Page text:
Matins Patristic Readings**

A reader has kindly alerted me to the fact that the book providing the English version of the Patristic readings for the Benedictine Office is once more in print.

The Matins readings

The book, entitled The Lessons Of The Temporal Cycle And The Principal Feasts Of The Sanctoral Cycle According To The Monastic Breviary was originally published by St Meinrad's Abbey in 1941, and is now available in a reprint (you can find it on Amazon here).

It basically provides the Patristic readings for the second and third nocturns of Matins on Sundays and other days with set Gospels (such as during Lent), together with the readings for most first and second class feasts.  Note though that it doesn't contain the commons of saints, nor does it contain the first nocturn Scriptural readings (though it mostly notes what they are).

There are, I'm afraid some differences to the 1962 readings.  First, the book was compiled before the old octaves were mostly abolished, so the readings given cover the octaves, not the newer texts that often substitute on those days.  Secondly some feasts have been added or abolished since then, and a few readings changed.

Nonetheless, this is a very worthwhile book to obtain if you say Matins (unless your Latin is already superb!), or just want to do lectio divina on the readings for Sundays.

Lectio Divina in the mind of the Church

The patristic readings on the Gospels are, I think, and important resource for us to employ when doing Lectio Divina.  There are many advocates, these days, for just opening the Bible (or your Missal or whatever) and reading it unaided.  That might be fine if you already have a very good grounding in theology, but most of us need a bit more help than that, lest we fall into heresy!

In Verbum Domini, for example, Pope Benedict XVI pointed out that:

 "Saint Jerome recalls that we can never read Scripture simply on our own. We come up against too many closed doors and we slip too easily into error." (30)  

In that Exhortation, Pope Benedict argued for the need to employ all four senses of Scripture, and to listen to the interpretations of Scripture provided by the saints:

"The interpretation of sacred Scripture would remain incomplete were it not to include listening 
to those who have truly lived the word of God: namely, the saints.  Indeed, “ viva lectio est vita bonorum ”.  The most profound interpretation of Scripture comes precisely from those who let themselves be shaped by the word of God through listening, reading and assiduous meditation." (48)

The Pope urged us to reappropriate the great Patristic tradition as a guard against individualistic readings of something that is essential a communal property.  Viewing our lectio in the context of the liturgy is one guard against this, but so to is drawing on the tradition of interpretation of Scripture:

"As such, it is important to read and experience sacred Scripture in communion with the Church, that is, with all the great witnesses to this word, beginning with the earliest Fathers up to the saints of our own day, up to the present-day magisterium”. (86)

One of the fascinating survivals of the medieval monastic record are the collections of lectio notes left by so many monks.  Many of them are nothing more than anthologies of the Fathers commentaries on the psalms and other texts, along the lines of St Thomas' Catena Aurea on the Gospels.  Others are more developed commentaries such as those of St Bede, that reflect careful study, meditation and prayer.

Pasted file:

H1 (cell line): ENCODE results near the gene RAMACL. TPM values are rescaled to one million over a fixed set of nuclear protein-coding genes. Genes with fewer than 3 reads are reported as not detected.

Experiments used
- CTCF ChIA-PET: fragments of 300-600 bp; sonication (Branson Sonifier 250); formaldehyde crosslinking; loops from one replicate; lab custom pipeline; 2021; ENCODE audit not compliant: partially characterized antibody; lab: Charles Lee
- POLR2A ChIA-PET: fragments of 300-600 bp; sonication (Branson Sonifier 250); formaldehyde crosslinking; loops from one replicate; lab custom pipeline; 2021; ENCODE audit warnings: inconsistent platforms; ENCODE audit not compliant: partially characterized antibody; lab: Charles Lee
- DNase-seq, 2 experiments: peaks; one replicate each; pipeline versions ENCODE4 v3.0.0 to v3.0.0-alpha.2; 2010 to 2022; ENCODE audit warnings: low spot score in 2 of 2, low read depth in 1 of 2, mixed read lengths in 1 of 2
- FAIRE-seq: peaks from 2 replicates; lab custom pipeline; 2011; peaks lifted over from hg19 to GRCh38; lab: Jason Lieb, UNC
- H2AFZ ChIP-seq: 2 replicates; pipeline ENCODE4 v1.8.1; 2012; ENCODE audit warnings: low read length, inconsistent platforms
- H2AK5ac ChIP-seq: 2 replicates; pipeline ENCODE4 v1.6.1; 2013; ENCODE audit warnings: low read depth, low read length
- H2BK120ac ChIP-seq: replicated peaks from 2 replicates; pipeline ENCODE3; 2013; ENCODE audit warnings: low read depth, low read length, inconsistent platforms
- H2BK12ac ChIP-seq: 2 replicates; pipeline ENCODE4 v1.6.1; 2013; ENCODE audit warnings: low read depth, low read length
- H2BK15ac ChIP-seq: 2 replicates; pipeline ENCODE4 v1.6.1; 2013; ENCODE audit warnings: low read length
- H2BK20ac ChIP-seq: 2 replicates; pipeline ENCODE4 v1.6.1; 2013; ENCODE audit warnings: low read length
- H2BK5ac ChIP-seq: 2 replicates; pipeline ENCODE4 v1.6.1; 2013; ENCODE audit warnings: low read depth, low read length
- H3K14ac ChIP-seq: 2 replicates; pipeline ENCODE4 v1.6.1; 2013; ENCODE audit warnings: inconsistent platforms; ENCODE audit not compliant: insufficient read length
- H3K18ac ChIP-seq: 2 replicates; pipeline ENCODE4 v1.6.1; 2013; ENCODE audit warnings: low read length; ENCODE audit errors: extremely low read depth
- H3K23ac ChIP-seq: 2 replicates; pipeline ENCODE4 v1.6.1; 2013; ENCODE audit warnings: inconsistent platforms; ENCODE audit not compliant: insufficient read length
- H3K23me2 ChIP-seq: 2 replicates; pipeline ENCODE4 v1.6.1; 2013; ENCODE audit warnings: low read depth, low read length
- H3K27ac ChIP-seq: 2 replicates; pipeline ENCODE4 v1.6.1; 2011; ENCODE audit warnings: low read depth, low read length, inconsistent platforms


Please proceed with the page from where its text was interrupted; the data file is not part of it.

The readings especially selected for the Office by the Church are an excellent starting point for our own efforts in this area, so do consider obtaining this book, or investigating other such collections and sound commentaries to guide your lectio efforts!

Lectio divina on the psalms

And by way of postscript on the need for study of Scripture under the guidance of the Fathers, I'd like to draw your attention to the latest (Number 3) in the series of Fr Cassian Folsom's talks on Praying Without Ceasing, which very much goes to the need to study the psalm, particularly for their Christocentric, spiritual interpretation, in order to get the most out of the Office. 

4 comments:

Mark said...

Thank you for the recommendation, Kate! You mention the lectio notes left by monastics of days gone by; if you ever get a chance to write more on that subject, I'd be grateful.

Kate Edwards said...

The Matins book is particularly a useful tool for those who say Matins, and good to see back in print. But if you really want to pursue tools for Lectio, there are a number of other good starting points - the Catena Aurea of St Thomas (available through Preserving Christian publications); the Sunday Sermons of the Fathers series; and the Ancient Christian Commentaries series are all valuable acquisitions.

On medieval lectio methods - I'm not an expert on this subject, and not that up-to-date in my reading on this subject at the moment, but if you can tell me a little of what you are interested in knowing more about, perhaps I can suggest some references in due course?

Mark said...

I think you've answered my questions somewhat, Kate. I was thinking of, you see, of commentaries on the Psalter and the rest of the Old Testament. I'll look into those other two: thanks.

Kate Edwards said...

If you are looking for stuff on the psalter, go and take a look at my Psallam Domino blog: http://psallamdomino.blogspot.com.au/

I've written overview notes on the main patristic commentaries on the psalms, put links to online versions and other resources, and compiled up my own notes drawing on the traditional commentaries.